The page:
Para table tennis has been part of the Paralympic programme since the first Games were held in Rome in 1960, when only wheelchair athletes competed. Interestingly, table tennis has a much longer history in the Paralympic Games than its Olympic counterpart, which first appeared in 1988. Today, table tennis is the third largest Paralympic sport in terms of athlete numbers.
Like all other para sports, table tennis was open only to athletes in wheelchairs from when the Games began in 1960 up until the 1976 Games. Today, this sport is played by athletes with a wide range of impairments, who are classified into 11 classes based on their physical and intellectual impairments for Paralympic competitions. This age-old sport has more than 40 million competitive players in over 100 countries worldwide.
Brief overview of the rules
A match is played over the best of five sets, with each set won by the first player to reach 11 points with a two-point margin. Para table tennis follows the exact same rules as its Olympic counterpart, with slight modifications regarding the service rules for players competing in wheelchairs. A let is called if the ball returns in the direction of the net after bouncing on the receiver’s court or leaves the receiver’s court by either of its sidelines.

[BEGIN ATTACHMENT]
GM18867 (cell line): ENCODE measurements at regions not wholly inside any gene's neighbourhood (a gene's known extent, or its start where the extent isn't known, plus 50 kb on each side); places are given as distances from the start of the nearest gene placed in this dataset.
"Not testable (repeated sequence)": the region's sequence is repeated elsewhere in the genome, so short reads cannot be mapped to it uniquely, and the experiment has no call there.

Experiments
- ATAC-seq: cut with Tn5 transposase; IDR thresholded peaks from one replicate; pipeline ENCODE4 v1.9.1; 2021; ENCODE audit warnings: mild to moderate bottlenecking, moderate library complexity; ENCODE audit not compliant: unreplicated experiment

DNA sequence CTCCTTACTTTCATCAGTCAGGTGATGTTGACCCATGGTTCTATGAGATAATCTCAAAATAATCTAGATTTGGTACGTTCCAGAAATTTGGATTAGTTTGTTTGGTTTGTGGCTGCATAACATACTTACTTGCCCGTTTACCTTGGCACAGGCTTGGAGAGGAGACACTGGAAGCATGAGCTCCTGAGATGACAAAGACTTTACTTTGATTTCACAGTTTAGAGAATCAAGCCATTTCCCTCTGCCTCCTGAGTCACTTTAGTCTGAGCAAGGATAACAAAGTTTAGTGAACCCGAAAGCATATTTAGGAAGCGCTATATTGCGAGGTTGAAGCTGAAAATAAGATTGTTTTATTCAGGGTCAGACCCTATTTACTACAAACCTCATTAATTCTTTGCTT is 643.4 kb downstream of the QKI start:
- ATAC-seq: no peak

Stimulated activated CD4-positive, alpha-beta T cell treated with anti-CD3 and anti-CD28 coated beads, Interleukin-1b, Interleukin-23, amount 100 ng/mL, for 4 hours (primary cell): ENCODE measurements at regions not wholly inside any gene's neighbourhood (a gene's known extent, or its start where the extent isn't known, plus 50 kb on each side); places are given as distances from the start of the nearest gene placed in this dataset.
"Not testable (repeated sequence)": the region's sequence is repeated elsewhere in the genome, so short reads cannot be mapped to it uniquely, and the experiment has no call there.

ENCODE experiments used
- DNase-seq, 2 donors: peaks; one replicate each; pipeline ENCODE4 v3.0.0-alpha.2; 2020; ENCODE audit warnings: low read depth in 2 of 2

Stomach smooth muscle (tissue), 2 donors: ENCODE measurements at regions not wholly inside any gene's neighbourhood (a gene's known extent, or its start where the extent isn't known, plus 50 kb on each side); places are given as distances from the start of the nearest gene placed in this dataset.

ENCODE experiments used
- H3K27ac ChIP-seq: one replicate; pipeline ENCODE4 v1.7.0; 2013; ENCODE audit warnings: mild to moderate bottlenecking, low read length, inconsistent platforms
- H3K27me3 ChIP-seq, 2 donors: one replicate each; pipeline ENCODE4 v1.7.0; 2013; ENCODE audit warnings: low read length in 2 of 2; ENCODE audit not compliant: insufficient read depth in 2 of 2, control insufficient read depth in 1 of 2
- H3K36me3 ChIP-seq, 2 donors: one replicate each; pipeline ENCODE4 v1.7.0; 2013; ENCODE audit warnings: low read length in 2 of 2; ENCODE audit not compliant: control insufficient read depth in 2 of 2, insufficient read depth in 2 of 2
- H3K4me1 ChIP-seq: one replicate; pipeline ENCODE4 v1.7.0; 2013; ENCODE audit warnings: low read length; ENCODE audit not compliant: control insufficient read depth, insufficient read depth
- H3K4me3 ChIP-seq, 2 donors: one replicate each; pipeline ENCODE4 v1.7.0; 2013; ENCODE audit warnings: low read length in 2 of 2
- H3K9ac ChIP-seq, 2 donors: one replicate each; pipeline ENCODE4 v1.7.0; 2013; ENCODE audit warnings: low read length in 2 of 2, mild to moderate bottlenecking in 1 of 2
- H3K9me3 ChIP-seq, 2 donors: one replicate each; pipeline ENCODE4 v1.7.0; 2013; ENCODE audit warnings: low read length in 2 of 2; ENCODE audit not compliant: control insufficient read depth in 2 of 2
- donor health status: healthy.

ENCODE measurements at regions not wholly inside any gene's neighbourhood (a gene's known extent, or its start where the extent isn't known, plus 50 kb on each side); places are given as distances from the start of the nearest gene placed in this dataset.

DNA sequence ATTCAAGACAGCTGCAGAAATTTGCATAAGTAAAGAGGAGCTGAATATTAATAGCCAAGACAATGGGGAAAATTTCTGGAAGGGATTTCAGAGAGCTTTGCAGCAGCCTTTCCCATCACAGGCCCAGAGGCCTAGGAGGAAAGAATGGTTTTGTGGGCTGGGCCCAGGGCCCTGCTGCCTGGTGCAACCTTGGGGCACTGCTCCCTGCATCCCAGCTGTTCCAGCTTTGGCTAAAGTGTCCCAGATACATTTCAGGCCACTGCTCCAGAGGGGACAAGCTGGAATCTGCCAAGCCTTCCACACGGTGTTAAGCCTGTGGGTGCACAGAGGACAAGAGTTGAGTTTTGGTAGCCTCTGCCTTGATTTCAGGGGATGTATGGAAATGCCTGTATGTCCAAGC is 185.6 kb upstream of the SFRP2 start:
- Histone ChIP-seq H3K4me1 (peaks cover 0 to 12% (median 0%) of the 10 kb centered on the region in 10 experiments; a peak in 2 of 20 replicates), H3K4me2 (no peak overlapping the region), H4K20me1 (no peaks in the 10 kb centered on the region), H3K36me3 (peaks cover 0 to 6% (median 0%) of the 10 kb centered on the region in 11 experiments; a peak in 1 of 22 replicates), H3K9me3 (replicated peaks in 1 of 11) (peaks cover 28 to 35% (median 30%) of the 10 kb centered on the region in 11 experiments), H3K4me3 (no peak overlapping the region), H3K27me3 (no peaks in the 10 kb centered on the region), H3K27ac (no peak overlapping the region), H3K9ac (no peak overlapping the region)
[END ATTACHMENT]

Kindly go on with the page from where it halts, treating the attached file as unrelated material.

Like in tennis doubles, doubles partners in wheelchairs do not have to take turns hitting the ball in para table tennis.
There are 11 classes – TT1-TT5 are wheelchair classes, TT6-TT10 are standing classes and TT11 is for players with an intellectual impairment. Players who cannot grip a racket firmly can strap the bat to their hand or use an elastic bandage to join the bat and the hand. According to the regulations, some standing players can use canes or crutches, particularly in classes 6 to 8.
Physical disabilities (wheelchair or standing), intellectual impairments.
International Table Tennis Federation (ITTF): www.ittf.com
© Matthew Lloyd/Getty Images